El Dorado County Supervisors Forum
All the answers are posted verbatim as they were received from the Candidates. Responses are listed in alphabetical order of last name.
Please note: Candidate Curtzwiler asked that if you have an unanswered question, please contact him directly: email@example.com or 530-308-5265.
If you could change one thing in county government, what would it be?
Brown: Accessibility of your elected representative. I will make myself available on Saturdays for those who are unable to meet during the week. And always return phone calls and emails promptly.
Grego: The inability of government to provide the appropriate services in the appropriate time frame.
Piper: I would look to update the County Charter to impose term limits on all county elected offices not just the Supervisors.
Novasel: I would make mental health a top priority. There is a crisis, not just in our county but in all of America, in mental health care. We see more and more examples of inadequate care for citizens who need to be helped. Alarmingly, individuals with violent mental issues are the ones who end up at our children’s schools or in shoot outs in public places. All this while mental health funding has decreased and the need continues to rise. More and more, our counties have been burdened with the job of care provider and institutional manager while making due with less. We must begin to provide adequate care for this part of our society for the safety of our community and the health of these individuals. Stronger partnerships of police, health care providers and other social workers is critical. Communications between agencies need to be improved for the good of our society.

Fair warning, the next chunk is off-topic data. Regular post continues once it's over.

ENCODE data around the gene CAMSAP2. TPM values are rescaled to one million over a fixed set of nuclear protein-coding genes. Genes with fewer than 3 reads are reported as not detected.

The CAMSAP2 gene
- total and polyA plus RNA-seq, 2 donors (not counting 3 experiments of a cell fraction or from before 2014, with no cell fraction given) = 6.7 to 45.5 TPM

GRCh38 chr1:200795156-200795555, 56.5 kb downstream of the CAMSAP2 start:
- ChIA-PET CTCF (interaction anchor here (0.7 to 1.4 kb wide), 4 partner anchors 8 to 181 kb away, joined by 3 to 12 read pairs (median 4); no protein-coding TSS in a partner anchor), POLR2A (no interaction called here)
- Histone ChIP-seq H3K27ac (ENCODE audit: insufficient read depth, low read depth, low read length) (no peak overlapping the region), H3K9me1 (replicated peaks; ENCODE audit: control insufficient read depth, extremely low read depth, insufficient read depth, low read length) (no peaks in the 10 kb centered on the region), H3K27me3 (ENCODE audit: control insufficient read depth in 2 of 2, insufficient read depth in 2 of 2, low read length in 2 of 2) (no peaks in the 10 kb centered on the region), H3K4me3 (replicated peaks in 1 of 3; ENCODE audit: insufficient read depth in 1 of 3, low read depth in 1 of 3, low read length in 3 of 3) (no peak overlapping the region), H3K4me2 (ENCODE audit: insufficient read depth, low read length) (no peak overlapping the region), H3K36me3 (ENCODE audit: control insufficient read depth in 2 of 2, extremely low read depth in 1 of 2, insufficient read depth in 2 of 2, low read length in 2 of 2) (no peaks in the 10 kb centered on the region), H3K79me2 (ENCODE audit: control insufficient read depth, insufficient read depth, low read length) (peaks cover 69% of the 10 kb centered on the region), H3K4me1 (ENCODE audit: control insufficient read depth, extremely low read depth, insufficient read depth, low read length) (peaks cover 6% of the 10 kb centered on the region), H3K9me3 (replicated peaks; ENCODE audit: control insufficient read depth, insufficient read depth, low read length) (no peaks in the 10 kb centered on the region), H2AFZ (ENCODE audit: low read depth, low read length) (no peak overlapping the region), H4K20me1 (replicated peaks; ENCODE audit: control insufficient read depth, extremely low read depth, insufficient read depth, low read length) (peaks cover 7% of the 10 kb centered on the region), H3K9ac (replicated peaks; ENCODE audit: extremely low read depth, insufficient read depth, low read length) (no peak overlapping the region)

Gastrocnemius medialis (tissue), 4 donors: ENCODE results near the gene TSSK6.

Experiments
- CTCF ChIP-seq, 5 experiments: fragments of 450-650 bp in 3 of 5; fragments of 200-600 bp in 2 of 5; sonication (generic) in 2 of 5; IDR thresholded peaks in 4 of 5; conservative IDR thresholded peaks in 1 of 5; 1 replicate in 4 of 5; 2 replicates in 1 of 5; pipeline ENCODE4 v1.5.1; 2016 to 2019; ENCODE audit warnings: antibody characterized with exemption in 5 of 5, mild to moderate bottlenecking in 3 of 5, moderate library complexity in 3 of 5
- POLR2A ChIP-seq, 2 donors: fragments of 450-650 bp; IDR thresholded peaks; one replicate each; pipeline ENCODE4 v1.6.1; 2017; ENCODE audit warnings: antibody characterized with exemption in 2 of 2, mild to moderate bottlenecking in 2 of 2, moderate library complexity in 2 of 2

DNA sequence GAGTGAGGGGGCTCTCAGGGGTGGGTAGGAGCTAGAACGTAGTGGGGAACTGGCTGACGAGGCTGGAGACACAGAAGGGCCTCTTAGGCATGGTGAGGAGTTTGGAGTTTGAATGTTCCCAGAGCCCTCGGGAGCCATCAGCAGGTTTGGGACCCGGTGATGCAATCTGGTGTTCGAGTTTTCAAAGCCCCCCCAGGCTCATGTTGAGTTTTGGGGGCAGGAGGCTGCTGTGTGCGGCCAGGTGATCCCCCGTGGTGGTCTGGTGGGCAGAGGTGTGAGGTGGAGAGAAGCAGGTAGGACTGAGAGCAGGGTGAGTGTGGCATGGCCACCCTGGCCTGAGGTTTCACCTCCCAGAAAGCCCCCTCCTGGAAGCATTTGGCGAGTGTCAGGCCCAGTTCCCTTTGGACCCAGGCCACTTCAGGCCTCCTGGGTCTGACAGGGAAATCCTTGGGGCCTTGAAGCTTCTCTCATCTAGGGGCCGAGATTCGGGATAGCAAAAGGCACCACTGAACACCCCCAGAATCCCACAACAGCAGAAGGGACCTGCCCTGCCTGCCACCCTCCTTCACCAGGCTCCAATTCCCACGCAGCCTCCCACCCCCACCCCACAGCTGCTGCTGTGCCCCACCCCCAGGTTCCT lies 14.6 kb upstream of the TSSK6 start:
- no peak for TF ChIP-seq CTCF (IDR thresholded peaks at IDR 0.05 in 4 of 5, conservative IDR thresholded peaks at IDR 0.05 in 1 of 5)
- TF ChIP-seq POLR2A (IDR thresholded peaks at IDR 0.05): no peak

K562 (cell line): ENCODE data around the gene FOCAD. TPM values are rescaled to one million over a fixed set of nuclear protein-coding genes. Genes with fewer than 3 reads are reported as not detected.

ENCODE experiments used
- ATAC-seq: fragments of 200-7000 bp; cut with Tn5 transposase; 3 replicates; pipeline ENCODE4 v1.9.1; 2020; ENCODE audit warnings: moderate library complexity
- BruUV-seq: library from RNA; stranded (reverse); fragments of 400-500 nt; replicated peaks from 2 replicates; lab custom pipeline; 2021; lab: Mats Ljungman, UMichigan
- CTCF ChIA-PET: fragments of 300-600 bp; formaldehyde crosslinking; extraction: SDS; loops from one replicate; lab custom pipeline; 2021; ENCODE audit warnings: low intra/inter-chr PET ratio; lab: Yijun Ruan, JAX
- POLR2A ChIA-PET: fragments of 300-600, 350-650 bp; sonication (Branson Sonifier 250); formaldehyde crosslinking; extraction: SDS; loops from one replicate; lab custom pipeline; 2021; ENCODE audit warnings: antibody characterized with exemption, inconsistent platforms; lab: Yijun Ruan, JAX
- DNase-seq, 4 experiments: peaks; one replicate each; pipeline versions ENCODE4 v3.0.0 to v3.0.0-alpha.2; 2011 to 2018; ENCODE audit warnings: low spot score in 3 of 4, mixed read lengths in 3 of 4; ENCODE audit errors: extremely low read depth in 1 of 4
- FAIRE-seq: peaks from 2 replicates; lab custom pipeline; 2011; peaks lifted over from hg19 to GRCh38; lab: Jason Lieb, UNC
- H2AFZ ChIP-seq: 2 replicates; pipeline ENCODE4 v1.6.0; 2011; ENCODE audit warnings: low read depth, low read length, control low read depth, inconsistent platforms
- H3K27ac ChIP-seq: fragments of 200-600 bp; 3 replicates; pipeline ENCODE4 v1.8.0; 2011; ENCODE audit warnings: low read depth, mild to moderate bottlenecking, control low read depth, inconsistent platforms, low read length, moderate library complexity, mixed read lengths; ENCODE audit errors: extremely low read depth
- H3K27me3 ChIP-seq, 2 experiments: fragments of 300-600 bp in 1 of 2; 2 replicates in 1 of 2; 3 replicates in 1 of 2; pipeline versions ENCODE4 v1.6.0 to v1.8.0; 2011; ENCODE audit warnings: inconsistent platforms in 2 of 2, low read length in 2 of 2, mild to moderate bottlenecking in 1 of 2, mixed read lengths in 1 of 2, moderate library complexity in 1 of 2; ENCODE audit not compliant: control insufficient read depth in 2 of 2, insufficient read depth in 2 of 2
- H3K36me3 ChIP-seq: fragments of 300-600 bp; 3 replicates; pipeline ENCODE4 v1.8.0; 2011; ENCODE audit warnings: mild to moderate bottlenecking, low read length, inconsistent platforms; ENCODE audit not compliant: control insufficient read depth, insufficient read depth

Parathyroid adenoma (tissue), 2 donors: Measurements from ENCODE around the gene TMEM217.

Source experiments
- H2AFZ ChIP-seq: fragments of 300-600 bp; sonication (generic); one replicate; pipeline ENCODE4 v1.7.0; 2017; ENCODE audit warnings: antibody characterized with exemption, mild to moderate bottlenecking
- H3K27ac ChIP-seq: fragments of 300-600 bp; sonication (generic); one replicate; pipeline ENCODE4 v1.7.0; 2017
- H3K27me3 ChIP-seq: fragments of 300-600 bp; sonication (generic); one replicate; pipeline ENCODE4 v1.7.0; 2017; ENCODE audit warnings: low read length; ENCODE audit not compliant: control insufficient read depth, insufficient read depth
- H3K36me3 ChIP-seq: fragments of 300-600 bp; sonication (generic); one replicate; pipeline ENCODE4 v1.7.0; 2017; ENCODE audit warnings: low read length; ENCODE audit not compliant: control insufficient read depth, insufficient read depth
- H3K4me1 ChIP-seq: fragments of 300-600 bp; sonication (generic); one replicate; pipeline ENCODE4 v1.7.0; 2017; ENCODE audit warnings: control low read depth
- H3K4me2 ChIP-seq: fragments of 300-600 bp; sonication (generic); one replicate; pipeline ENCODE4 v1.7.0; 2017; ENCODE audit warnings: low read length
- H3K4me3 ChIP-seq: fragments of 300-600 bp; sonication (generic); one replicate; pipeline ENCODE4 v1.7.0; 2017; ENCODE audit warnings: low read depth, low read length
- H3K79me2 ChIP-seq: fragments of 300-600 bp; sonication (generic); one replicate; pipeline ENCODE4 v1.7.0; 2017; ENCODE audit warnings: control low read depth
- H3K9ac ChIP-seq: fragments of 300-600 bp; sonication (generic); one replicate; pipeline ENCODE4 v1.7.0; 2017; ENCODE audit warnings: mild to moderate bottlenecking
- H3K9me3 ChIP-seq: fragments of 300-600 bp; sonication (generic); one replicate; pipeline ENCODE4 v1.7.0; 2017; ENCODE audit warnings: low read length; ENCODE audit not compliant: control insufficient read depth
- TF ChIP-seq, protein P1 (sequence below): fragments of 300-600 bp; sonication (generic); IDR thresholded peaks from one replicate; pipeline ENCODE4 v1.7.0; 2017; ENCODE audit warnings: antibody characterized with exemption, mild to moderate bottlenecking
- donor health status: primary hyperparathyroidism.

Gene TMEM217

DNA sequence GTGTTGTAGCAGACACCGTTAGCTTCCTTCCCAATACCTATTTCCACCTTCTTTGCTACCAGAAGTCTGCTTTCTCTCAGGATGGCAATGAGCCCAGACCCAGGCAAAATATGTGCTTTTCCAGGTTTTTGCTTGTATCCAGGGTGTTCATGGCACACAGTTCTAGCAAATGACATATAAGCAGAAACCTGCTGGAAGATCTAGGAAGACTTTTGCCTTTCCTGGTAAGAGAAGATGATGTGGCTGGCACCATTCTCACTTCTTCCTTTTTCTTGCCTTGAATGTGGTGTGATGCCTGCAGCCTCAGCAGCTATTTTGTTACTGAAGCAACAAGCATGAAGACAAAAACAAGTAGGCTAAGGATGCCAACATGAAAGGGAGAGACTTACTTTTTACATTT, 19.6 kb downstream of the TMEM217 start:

Swanson: El Dorado County has acknowledged that its internal employee culture is very troubled. This week, the Board of Supervisors approved spending up to $250,000 to implement a plan to turn-around its dysfunctional workplace through a “Respectful Workplace” training, coaching and intervention program. This is an alarming amount of money spent to correct a culture that never should have been allowed to exist. According to testimony from the consultant, citizens and employees, many employees work in fear of bullying and retribution. Without an effective workforce, the County can’t deliver vital services we need. Until the bully-boy culture is fixed, core service areas such as mental health, child protective and senior services, and economic development are severely compromised. This is a fundamental issue that must be changed immediately and without spending excessive amounts of taxpayer dollars.
What is the best way to bring together members of communities with diverse viewpoints and interests? Please provide an example when you’ve helped make this happen.
Brown: By sitting down with all sides and discuss different viewpoints and come to a collaborative solution. Without anger or raised voices. Being a skilled mediator makes a difference. Too many to list. I was able to convince 4 Board members and my Superintendent to change their views on filling a Librarian position that was about to be vacant from a retiring position. All five wanted to cut the position and share three other Librarians between four High Schools. After careful deliberation we have four spots on a 5-0 vote.
Grego: You have to begin by listening to their concerns and perspective. Then you find common ground and agree on particular goals.